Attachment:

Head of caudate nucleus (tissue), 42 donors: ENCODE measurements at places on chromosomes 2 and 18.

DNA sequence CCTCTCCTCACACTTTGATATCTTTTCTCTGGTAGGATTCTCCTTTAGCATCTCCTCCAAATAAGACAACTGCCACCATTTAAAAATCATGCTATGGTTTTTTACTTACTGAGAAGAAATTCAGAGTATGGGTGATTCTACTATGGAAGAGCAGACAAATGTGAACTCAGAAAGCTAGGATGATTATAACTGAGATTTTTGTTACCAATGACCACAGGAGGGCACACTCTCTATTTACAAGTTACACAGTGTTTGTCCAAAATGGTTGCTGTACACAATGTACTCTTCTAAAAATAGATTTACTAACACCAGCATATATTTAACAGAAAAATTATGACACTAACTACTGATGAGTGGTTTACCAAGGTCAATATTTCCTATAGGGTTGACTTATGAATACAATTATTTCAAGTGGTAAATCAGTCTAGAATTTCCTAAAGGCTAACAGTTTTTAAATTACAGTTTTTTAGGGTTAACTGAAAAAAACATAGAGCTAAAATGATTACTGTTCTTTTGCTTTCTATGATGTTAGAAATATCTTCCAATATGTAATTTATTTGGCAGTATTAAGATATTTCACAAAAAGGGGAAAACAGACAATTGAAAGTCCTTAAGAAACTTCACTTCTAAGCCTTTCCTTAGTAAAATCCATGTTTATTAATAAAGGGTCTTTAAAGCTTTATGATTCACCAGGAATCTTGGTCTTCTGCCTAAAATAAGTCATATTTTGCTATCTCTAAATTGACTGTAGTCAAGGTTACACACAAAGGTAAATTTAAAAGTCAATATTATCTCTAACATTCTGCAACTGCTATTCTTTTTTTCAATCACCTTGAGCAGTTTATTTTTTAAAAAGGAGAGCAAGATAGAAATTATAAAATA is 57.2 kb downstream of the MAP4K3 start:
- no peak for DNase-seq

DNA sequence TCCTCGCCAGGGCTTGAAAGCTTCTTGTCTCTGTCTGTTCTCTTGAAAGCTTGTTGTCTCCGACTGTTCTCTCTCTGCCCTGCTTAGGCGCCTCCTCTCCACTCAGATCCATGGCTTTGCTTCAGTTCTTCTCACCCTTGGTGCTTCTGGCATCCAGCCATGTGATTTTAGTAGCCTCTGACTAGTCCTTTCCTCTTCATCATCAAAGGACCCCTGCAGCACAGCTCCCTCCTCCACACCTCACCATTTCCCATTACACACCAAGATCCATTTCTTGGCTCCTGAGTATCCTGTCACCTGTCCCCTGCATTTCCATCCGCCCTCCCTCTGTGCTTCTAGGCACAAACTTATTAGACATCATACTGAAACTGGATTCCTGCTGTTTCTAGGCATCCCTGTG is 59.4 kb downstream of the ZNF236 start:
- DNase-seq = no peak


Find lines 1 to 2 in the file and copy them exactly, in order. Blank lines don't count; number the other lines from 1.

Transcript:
Head of caudate nucleus (tissue), 42 donors: ENCODE measurements at places on chromosomes 2 and 18.

DNA sequence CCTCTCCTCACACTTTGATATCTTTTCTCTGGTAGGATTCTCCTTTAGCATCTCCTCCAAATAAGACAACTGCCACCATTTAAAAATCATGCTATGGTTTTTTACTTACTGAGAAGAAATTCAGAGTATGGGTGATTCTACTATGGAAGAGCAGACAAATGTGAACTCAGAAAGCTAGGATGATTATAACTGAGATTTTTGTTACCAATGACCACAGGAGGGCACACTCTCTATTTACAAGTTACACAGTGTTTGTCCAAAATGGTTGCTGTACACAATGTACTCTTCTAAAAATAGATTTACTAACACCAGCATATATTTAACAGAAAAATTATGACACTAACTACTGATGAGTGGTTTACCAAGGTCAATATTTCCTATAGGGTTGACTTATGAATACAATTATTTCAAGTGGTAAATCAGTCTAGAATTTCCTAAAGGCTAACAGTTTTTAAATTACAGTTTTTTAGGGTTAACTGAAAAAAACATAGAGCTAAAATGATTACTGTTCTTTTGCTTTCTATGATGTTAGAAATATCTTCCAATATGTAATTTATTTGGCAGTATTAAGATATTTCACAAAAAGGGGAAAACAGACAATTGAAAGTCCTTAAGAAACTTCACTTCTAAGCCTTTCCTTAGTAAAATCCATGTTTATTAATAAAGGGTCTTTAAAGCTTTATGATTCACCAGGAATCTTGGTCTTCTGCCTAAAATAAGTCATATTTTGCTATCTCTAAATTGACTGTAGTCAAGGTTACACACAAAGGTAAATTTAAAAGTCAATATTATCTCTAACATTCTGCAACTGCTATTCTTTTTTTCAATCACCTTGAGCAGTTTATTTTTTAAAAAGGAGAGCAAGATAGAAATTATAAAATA is 57.2 kb downstream of the MAP4K3 start: